Why: Mevan Babakar, Digital Project Manager of Fullfact says: “We were looking at everything the parties had put out, newspapers, even memes online, and doing our best to fact check as many of them as possible so people had the information they needed to scrutinise them. It’s not about telling them if it’s true or false, but giving them links back to the primary sources so they can make up their own minds.”
“One of the biggest things we did this election is automating the fact-checking process and using the tools we’d built within our own workflow to make the process quicker, with shareable visualisations. Our goal is to answer questions people have in a non-partisan and non-biased way, so we looked at things people were asking us, like the garden tax, the NHS crisis and immigration.”
How it fared:
10 million engagements on Facebook and Twitter.
What: Independent poll prediction model by SixFifty using open data and open code
Why: John Sandall, project manager of SixFifty says: “What we’d ideally hoped for is that in less than 2 months’ time, we will be able to generate a really good forecast model and show how the traditional techniques of forecasting an election are really outdated.”
“More importantly, we managed to open-source a lot of historical data by cleaning it up for analysis with unified constituency names.”
How it fared:
The most accurate election prediction model apart from Yougov, reaching 3.8k unique visitors and clocking 7.6k page views.
What: Who Can I Vote For and Where Do I Vote by Democracy Club to help voters find their local candidates and polling stations
Why: Co-founder Sym Roe explains: “Democracy Club was set up to provide better digital infrastructure around UK elections. We started in 2009 with the idea of a quiz to be sent to candidates with questions that couldn’t be answered in typical ways using soundbites. What we discovered was that there isn’t a list of candidates published centrally, the list is managed individually by the 390 local authorities, published in an obscure pdf called Statement of Persons Nominated with no searchable description.”
“So, we decided to contact local councils and create data-sets for third parties to use, for example, to build a voter advice app. For this election, we had two primary products where voters enter their postcode to get a list of candidates and nearest polling stations, respectively.”
How it fared:
The websites clocked 1.8 million hits in 4 days. They also had a partnership with the Electoral Commission to provide data, and with Facebook to provide push notifications for voters to check out local candidates.
What: NHScuts, a website by Outlandish showing cuts to local health services by postcode
Why: Brian Spurling, project manager and solution architect at Outlandish explains: “The idea was to try to create an emotive connection to the individual by going with the postcode entry point.
“We had built SchoolCuts before the election and felt there should be an NHS version. For the NHS one, we combined performance outcome measures like wait times and emergency services with funding measures, so people can make conclusions themselves about the NHS funding problem.”
How it fared:
Reached over 2,000 people in two weeks. “We’re now improving the website to find more hard-hitting ways to communicate the terrible cuts being imposed by the Conservative government on the NHS.”
What: Corbyn Run, an 8-bit political game based on the Labour manifesto to engage millennial voters
Why: James Moulding, designer and producer of Corbyn Run says: “We wanted to guerrilla-market the Labour manifesto pledges to 18–34 year olds in an unusual and digestible way. People played it for 3.5 minutes each, and that’s 3.5 minutes more than they would have ever looked at a political flyer or an advertisement.”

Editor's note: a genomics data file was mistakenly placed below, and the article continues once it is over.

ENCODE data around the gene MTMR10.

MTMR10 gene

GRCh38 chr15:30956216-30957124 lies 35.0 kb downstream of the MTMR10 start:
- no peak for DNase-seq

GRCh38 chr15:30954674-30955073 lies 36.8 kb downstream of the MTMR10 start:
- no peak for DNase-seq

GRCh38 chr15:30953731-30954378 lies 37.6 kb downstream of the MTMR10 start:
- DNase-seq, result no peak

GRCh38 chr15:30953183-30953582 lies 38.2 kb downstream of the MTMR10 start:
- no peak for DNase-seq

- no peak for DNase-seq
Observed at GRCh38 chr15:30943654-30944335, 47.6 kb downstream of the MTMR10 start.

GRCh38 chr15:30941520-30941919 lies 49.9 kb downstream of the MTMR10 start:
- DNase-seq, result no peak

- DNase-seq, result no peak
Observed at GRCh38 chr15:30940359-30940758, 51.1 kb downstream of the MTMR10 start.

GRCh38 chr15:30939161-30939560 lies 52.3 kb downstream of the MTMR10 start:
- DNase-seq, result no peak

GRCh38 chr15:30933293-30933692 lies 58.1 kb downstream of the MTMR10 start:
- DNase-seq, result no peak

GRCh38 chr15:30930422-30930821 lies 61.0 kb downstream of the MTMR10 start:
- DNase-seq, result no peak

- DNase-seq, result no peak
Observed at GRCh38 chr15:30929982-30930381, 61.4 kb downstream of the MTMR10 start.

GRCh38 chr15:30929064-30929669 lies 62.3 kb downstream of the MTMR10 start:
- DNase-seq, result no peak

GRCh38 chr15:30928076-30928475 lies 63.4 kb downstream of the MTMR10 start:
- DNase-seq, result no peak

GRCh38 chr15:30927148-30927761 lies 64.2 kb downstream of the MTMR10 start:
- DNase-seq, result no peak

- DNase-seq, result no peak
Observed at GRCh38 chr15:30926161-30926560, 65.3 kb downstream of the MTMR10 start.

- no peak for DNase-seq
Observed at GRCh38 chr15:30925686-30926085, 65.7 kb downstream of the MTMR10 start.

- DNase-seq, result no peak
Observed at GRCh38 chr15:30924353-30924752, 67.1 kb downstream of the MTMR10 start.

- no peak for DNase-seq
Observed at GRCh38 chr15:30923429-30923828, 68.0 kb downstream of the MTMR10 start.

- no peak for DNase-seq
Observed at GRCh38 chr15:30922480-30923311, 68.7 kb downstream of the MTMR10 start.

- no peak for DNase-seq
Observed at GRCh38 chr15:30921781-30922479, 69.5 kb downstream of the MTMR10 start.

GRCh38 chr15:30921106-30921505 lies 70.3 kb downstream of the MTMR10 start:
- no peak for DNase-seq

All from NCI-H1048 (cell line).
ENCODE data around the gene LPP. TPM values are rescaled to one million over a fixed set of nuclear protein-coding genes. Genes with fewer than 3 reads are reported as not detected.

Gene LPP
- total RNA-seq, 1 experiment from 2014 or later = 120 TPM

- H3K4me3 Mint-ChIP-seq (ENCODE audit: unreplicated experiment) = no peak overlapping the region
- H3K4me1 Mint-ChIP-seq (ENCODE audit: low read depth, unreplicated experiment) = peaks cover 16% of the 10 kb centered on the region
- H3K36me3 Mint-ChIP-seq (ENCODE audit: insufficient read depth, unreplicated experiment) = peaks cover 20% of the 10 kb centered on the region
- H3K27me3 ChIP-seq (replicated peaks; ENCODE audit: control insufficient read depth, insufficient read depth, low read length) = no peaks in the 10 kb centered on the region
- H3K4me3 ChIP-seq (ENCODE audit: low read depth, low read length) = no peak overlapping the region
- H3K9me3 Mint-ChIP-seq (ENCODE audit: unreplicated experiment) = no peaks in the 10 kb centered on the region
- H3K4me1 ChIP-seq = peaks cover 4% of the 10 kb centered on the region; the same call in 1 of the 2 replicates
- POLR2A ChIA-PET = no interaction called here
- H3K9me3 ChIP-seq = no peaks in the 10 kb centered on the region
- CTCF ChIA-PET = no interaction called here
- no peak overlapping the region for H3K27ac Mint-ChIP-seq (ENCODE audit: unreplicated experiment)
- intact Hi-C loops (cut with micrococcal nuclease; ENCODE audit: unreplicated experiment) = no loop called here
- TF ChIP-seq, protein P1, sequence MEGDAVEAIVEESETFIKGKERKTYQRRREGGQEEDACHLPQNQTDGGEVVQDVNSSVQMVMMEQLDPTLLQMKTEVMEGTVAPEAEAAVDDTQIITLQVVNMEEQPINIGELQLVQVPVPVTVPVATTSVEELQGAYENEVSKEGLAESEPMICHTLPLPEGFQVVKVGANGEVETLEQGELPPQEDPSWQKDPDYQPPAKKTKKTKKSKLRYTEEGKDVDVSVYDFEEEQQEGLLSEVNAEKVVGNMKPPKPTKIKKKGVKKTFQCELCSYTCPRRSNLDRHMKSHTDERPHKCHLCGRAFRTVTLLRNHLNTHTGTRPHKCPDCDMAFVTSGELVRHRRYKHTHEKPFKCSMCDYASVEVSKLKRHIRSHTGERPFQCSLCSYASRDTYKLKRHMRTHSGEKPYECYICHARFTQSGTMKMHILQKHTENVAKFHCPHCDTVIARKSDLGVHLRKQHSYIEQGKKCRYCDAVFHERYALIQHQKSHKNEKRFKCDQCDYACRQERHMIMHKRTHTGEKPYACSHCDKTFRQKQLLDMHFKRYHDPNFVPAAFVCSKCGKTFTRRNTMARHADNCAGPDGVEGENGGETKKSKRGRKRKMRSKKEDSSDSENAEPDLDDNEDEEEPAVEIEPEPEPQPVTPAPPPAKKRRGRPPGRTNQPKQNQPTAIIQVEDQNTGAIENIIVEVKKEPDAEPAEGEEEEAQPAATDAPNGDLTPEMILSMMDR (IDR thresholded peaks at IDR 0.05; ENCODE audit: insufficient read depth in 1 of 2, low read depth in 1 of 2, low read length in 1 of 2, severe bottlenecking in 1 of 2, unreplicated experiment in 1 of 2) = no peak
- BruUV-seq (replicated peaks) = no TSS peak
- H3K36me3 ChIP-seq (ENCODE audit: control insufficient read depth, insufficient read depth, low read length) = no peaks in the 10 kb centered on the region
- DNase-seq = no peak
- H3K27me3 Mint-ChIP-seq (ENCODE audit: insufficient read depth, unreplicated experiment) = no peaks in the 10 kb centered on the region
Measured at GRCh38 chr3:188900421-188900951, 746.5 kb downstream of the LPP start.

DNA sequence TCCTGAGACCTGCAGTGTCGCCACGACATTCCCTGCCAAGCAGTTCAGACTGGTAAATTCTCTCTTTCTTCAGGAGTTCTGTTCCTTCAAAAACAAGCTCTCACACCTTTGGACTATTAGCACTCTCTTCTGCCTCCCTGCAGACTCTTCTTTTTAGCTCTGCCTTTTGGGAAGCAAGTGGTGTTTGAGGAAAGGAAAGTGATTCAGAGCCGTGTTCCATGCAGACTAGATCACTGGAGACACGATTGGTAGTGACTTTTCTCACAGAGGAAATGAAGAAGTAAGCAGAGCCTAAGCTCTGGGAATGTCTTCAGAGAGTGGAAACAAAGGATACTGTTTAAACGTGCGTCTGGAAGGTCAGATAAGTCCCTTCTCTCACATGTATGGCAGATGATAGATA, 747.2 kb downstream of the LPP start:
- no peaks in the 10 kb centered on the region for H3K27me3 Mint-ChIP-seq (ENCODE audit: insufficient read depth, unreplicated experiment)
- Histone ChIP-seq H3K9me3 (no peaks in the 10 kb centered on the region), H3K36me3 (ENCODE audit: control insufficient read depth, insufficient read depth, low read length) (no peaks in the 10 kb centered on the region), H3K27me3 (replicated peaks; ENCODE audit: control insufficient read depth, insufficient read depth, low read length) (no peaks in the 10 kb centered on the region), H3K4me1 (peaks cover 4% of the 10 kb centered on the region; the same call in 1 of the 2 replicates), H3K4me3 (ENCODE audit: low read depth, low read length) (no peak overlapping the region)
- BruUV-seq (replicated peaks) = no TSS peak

How it fared:
100,000 downloads in a week with 1.6 million impressions across all platforms.
What: Position Monster by Position Dial, a quiz for users to analyse and match with policies, resulting in a monster visualisation
Why: Mariam Cook, founder of Position Dial, says: “We already ran this platform for the last election to help people match to parties. For this election we tried a new visualisation: the ‘Political monster.’ You respond to policies and see a visualisation of your views through the monster.
For younger people or people who don’t engage with politics everyday, often what’s most wanting is an understanding of the issues and why you should support one point of view over another. This was to try to help it to be even easier for people to engage with politics and explore where they stand.”
How it fared:
Reached 20,000 people over a week. Cook adds: “We engaged a lot of people of pre-voting age, so we’re trying to develop this as educational technology for schools.”
What: Tactical 2017, a tactical voting website aimed at aligning all tactical voters behind the best candidate for their constituency
Why: David Kitchen of the Tactical2017 says it started with a viral spreadsheet by Becky Snowden, recommending who to vote for in each constituency to prevent the predicted Conservative majority. He got in touch with her and a week later, several volunteers came together to turn this into a website.
How it fared:
Attracted 2.6 million unique visitors in 5 weeks and 650,000 unique visitors in the 48 hours prior to polls closing.
GE2017 is already working on its next challenge. “The biggest takeaway for us was the sheer number of people who are willing to use a product with the right utility and design. We’re trying to persuade the Electoral Commission to back us, along with others, to create an official voter advice tool,” says Jeremy.
When I ask Ed how he feels about the overall impact of these efforts, he is hesitant to draw conclusions. “The results are still being measured. The big question is, is this positively affecting the outcome? We have to find out.” For now, he plans to keep the community going through a mailing list for the groups, at least until the next General Election (which could be soon).